Steve Peters

Experience Design

Filtering by Category: Tech/Entertainment

Why Hollywood Needs Experience Designers – Part II

(Originally posted at In our last episode, I talked about how transmedia storytelling projects and technologies (such as second screen apps) seem to be getting traction in Hollywood, and the need for Experience Designers to effectively build the stuff that actually goes into the Transmedia (unless we’re going to be satisfied with just polls, quizzes and ads). Here, I’ll talk about what an Experience Designer actually does.

So, we’ve determined (or at least I’ve asserted) that we’ve got all this great digital transmedia techo-goodness at our fingertips, yet everyone’s struggling with what the content using this technology will actually be. The path of least resistance seems to be “extras” or “bonus content” right now, which often takes the form of microsites, games, polls, trivia, advertisements, behind-the-scenes stuff, links to actors’ IMDB pages, etc. If you’ve been following me on twitter, you’ve probably recently seen me link out to press releases about new apps and projects, and lamenting that they seem to be delivering everything but one crucial and obvious thing:


The thing you’re actually consuming, the entertainment, the movie, the TV show, the STORY. Why isn’t there more story on these second screens (and by second screens I mean not only apps, but all transmedia channels)?

It’s because you need an Experience Designer to craft it, that’s why.

So, what does an Experience Designer do? Well, we’re the ones who take the raw ingredients and craft how they’re broken down, combined, produced and delivered in a way that surrounds the audience with the story in an organic and effective way. We’re sort of like a chef or an architect or a film director*.  We take a story (usually in the form of a script or outline), break it down into ingredients/materials/scenes and then rebuild it using current digital technologies and channels at our disposal to create a unique and effective story experience.

This is not marketing. This is not brand management or story-world expansion or adaptation of the same material over different channels. It’s weaving all the elements of a story into a tapestry that transcends a single medium.

Sometimes the audience has to seek it out, following a trail like breadcrumbs through a forest, but sometimes it’s just given to them right where they are, using what they already have. No download required.

So, enough theory. What does this look like in practical terms? What does an Experience Designer do??

He or she begins by working closely with a writer or writers to develop a script or story outline that has transmedia elements or interaction design baked in from the very beginning. Stuff that makes sense to the overall project, and isn’t just a gimmick.  Ideally, each piece of content should take advantage of the uniqueness of the medium it lives on, and only be put there if it more effectively serves the story than if it had been told in a more traditional way. How should each piece be delivered? Video? Text? Audio? Images? Email? How much is too much? How dense or sparse should it be? How does it all affect pacing? In essence, what will work best to serve the story?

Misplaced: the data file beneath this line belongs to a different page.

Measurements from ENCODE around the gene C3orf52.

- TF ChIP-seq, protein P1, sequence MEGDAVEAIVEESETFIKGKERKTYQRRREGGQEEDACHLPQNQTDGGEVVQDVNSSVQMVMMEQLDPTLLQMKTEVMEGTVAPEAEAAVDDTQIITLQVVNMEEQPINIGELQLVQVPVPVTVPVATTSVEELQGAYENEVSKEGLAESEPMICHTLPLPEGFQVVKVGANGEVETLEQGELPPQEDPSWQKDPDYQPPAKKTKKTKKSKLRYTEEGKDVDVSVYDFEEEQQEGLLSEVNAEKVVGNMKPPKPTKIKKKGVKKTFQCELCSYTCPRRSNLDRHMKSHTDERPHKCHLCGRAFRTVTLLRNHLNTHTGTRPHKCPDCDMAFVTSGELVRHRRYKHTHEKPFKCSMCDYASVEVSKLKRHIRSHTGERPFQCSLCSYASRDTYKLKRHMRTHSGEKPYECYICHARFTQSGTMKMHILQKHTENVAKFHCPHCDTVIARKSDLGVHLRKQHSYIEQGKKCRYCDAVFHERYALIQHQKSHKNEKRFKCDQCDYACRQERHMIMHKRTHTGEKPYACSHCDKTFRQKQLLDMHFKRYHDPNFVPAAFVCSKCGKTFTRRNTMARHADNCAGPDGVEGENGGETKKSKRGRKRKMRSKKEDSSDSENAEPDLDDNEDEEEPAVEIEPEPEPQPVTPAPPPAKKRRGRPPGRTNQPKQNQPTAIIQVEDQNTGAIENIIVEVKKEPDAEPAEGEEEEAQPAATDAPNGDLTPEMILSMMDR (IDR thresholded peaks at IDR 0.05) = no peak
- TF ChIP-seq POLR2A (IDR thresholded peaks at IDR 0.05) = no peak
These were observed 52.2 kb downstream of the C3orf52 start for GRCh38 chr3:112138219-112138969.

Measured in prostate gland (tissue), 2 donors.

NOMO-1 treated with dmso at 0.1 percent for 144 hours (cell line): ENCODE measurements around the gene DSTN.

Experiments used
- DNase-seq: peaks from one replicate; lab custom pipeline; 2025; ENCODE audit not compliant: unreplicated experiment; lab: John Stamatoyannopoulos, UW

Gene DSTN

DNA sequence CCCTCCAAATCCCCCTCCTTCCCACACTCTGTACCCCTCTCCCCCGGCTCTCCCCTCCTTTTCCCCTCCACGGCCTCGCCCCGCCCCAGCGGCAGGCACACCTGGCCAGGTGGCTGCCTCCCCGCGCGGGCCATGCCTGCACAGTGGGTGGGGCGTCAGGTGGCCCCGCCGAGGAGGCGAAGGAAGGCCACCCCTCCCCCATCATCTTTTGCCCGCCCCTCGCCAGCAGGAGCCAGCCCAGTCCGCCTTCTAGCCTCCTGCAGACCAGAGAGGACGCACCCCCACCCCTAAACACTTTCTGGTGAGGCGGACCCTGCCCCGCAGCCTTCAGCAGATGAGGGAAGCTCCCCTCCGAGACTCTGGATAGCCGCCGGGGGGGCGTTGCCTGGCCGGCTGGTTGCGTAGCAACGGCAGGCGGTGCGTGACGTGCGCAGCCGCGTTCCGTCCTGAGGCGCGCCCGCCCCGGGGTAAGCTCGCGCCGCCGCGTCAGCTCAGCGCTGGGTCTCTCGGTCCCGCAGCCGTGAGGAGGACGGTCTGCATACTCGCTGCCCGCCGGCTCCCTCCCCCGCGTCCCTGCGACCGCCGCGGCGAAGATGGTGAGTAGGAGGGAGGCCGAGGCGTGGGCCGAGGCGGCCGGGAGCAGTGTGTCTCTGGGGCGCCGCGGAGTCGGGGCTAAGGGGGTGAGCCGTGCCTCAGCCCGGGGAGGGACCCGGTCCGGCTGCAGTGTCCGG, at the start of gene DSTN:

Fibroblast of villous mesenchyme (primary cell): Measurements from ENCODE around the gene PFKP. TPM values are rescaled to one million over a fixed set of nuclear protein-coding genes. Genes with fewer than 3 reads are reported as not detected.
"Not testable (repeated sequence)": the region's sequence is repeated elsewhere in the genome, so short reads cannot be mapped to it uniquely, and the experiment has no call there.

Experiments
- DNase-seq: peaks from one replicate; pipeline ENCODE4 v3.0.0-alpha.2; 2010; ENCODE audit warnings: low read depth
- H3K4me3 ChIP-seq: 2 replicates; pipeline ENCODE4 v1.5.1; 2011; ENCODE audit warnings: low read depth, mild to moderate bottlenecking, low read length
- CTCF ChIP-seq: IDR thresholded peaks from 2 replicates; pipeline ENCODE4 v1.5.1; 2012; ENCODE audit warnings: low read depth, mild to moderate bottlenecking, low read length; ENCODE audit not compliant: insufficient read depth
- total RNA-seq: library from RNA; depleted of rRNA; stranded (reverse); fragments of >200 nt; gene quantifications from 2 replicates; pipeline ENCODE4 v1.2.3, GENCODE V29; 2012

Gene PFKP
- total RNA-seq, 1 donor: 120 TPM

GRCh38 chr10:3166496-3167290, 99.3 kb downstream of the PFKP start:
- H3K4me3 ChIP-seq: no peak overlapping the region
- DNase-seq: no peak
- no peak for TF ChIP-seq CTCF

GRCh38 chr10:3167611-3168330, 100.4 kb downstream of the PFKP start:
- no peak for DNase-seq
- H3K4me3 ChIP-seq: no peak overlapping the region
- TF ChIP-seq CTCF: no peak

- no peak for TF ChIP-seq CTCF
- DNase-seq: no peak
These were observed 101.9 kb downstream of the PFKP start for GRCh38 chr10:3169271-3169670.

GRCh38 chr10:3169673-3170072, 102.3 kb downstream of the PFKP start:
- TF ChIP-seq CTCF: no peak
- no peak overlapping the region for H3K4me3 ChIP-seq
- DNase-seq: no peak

Most importantly, the Experience Designer crafts the experience flow from one element to the next. Very similar to how an app or website designer is concerned about user flow, the Experience Designer strives to create something that mitigates friction points, confusion, or opportunities for the audience to abandon the experience. Too many transitions between platforms or channels, not being clear about what you want the user to do, or doing something just because you can are the kiss of death.

To put it simply, the Experience Designer takes something that usually looks like this…


…and turns it into something that looks more like this:


You’ll probably notice something right away: It’s pretty linear, which is almost counter-intuitive to everything we think about transmedia. It’s not all endless possibilities or choose-your-own-adventure; it actually has a beginning, middle and an end. A good Experience Designer doesn’t build an array of content, but instead assembles a flow of experiences that makes sense, feels organic, and doesn’t set up needless barriers to get through.

Almost as important as the actual story elements themselves, the Experience Designer also makes sure that the bridges of connective tissue between them (the arrows in the diagram) are well thought out. What these bridges are can vary greatly, depending on the type of project (see below), but they are critical in that every one of them represents a huge gaping chasm into which you can lose your audience. Think of them as hyperlinks, and they’re a mandatory, if not overlooked, element that makes transmedia storytelling different than the other types of transmedia applications.


Sometimes these links take the form of just that: a click/hyperlink from place to place. Sometimes they’re totally passive, whisking the audience from place to place without them having to lift a finger. Sometimes they’re a puzzle. Sometimes they’re triggered via a timeline. But they’re always there. Let’s dive into this a little deeper: